Manufacturing Bits: Aug. 13

Exascale supercomputers; gold nanosheets; gold glue.


Exascale supercomputers
The Department of Energy’s National Nuclear Security Administration (DOE/NNSA) has signed a contract valued at $600 million with Cray to build NNSA’s first exascale supercomputer.

The system, called El Capitan, is expected to be shipped in late 2022. El Capitan will be housed at Lawrence Livermore National Laboratory (LLNL), and will perform research to maintain the U.S. nuclear weapons stockpile.

It will achieve a sustained performance of more than 1.5 exaFLOPS, or 1.5 quintillion calculations per second, and substantially outpace LLNL’s Sierra system, which is currently the world’s second most powerful supercomputer at 125 petaFLOPS of peak performance.

El Capitan will be DOE’s third exascale-class supercomputer, following Argonne National Laboratory’s “Aurora” and Oak Ridge National Laboratory’s “Frontier” system. All three DOE exascale supercomputers will be built by Cray utilizing their Shasta architecture, Slingshot interconnect, and new system software platform

Recently, Hewlett Packard Enterprise agreed to acquire Cray for $35 a share in cash, with the transaction valued at about $1.3 billion, net of cash. The proposed merger would add supercomputing system technology to HPE’s product portfolio, expanding its offerings in high-performance computing (HPC).

Cray also announced a new, open and extensible software platform to address the growing need for supercomputing across government and private industries.

Thin gold nanosheets
The University of Leeds has developed what researchers say are the world’s thinnest gold nanosheets.

Using a new process, researchers have synthesized gold nanosheets with a thickness of only 0.47nm, which is just two atomic layers thick. The technology could one day be used for medical devices, electronics and catalysts. The process could also enable other types of materials.

Gold nanosheets are synthesized using a one‐step aqueous approach. First, researchers placed a chemical called methyl orange in a small glass beaker. The chemical is used as a confining agent.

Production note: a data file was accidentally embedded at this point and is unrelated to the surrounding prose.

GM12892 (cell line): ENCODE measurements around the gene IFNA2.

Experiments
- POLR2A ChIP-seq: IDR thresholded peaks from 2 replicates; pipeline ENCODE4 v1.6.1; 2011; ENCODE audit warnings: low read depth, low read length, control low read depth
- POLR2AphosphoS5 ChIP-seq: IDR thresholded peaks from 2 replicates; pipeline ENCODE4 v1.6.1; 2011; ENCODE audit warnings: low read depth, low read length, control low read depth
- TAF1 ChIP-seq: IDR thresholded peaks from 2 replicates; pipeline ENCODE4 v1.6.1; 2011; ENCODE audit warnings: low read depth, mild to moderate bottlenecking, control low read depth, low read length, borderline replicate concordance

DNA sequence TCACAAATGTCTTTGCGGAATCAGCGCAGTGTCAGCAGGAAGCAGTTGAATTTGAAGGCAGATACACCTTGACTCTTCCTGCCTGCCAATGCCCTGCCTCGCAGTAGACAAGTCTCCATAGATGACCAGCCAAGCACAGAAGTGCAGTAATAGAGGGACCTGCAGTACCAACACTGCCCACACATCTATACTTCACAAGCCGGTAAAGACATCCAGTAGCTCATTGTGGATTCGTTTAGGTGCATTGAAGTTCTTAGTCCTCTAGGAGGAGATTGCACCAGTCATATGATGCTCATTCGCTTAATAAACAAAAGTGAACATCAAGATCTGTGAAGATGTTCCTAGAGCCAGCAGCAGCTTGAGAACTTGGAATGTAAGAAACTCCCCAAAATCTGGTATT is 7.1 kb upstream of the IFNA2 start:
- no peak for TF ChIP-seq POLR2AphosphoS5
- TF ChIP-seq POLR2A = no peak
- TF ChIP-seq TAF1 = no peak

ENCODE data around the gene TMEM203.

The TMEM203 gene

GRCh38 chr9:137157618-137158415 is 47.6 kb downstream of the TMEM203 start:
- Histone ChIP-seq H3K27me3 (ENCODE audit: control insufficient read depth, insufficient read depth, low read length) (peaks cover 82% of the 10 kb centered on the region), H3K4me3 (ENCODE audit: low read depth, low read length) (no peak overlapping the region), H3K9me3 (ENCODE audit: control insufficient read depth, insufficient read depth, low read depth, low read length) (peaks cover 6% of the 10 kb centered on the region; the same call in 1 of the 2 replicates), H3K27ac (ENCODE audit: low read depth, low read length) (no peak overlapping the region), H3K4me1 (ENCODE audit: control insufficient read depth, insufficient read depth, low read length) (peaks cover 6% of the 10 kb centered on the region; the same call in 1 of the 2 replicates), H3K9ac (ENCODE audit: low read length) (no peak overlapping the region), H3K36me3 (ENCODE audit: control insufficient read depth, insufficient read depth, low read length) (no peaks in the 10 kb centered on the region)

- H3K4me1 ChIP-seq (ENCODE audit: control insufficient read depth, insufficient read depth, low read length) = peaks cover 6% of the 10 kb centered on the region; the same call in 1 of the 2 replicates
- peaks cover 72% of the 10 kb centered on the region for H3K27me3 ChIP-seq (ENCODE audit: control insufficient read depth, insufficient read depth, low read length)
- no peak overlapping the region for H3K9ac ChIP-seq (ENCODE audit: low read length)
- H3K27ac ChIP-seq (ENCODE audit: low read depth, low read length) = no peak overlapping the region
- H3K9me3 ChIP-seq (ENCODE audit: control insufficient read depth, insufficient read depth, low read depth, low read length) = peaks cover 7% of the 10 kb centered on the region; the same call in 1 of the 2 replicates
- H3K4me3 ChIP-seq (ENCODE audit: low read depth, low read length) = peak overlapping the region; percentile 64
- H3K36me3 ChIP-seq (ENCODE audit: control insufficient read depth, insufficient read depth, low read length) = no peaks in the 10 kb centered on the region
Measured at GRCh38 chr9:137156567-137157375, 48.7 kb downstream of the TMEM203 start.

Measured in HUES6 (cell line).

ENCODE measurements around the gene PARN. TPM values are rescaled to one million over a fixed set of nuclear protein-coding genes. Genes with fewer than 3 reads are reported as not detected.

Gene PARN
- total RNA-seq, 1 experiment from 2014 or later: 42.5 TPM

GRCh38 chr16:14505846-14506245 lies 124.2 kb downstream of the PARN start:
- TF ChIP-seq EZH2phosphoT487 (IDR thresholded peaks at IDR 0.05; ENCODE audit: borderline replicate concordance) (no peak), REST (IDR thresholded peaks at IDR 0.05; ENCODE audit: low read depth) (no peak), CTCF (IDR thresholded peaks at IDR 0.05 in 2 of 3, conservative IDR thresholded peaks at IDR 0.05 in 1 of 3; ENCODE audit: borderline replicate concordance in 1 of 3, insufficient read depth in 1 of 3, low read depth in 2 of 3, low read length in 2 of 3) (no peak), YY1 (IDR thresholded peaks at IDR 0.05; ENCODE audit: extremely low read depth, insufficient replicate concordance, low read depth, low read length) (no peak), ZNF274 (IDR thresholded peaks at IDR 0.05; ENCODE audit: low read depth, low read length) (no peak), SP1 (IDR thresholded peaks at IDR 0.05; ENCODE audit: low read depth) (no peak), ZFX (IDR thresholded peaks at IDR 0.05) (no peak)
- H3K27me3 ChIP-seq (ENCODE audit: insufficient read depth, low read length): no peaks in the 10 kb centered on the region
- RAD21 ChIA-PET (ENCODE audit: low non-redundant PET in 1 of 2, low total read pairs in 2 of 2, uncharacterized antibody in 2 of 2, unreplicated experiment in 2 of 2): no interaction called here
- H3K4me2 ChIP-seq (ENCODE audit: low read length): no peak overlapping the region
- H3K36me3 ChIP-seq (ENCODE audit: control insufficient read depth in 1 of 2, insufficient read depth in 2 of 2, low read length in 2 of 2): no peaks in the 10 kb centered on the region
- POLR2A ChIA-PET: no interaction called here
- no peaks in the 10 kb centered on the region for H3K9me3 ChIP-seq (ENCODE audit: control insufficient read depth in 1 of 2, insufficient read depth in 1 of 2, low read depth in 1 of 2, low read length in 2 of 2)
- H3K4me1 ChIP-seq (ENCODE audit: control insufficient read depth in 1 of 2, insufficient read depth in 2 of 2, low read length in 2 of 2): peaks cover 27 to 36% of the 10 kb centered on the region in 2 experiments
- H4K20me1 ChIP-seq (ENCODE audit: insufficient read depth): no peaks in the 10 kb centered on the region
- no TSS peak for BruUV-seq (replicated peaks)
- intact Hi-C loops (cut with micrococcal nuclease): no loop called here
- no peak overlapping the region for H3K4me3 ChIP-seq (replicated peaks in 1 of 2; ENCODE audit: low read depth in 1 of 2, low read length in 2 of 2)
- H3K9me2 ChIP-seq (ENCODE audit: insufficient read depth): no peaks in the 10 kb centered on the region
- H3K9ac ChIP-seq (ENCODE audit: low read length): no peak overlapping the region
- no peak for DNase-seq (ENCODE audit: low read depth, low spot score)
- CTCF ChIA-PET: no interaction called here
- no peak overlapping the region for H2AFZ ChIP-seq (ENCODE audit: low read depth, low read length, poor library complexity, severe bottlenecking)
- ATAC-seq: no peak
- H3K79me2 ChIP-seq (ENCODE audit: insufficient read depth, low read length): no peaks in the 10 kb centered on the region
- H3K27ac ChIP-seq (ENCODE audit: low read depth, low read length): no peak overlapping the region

Then, two aqueous solutions are sequentially mixed into the methyl orange solution at 20 °C. The solution was kept undisturbed for 12 hours, according to researchers. Then, it underwent a centrifugation process. The samples were washed several times.

This electron microscope picture shows the gold atoms’ lattice structure (Source: University of Leeds)

The resulting products transformed into thin gold nanosheets. “Gold is a highly effective catalyst. Because the nanosheets are so thin, just about every gold atom plays a part in the catalysis. It means the process is highly efficient,” said Stephen Evans, a professor of Leeds’ Molecular and Nanoscale Research Group. “Our data suggests that industry could get the same effect from using a smaller amount of gold, and this has economic advantages when you are talking about a precious metal.

“I think with 2D gold we have got some very definite ideas about where it could be used, particularly in catalytic reactions and enzymatic reactions. We know it will be more effective than existing technologies – so we have something that we believe people will be interested in developing with us,” Evans added.

Molecular nanocages
The Institute of Nuclear Physics of the Polish Academy of Sciences has developed new and complex molecular nanocages using gold glue.

Molecular nanocages are hollow and porous nanoparticles. They range in size from 10nm to over 150nm. Nanocages are used in various applications. For example, gold nanocages are especially effective in terms of transporting therapeutic drugs into a living organism.

Molecular cages are polyhedral structures, which are made up with smaller parts like protein molecules. In simple terms, the molecules are bonded or glued together using gold atoms.

Technically, the geometry of molecular polyhedrons is limited to three solid figures, according to researchers. However, researchers from Institute of Nuclear Physics built a tiny cage, which is similar in shape to a sphere out of eleven-walled proteins.

“Each of the walls of the new nanocages was formed by a protein ring from which eleven cysteine molecules stuck out at regular intervals,” according to researchers. “It was to the sulphur atom found in each cysteine molecule that the ‘glue’, i.e. the gold atom, was planned to be attached. In the appropriate conditions, it could bind with one more sulphur atom, in the cysteine of a next ring. In this way a permanent chemical bond would be formed between the two rings.”

Tomasz Wrobel from the Cracow Institute of Nuclear Physics of the Polish Academy of Sciences, added: “In the Spectroscopic Imaging Laboratory of IFJ PAS we used Raman spectroscopy and X-ray photoelectron spectroscopy to show that in the samples provided to us with the test nanocages, the gold really did form bonds with sulphur atoms in cysteines. In other words, in a difficult, direct measurement, we proved that gold ‘glue’ for bonding protein rings in cages really does exist.”

Scientists from the Malopolska Biotechnology Centre of the Jagiellonian University in Cracow, the Japanese RIKEN Institute in Wako and others contributed to the work.

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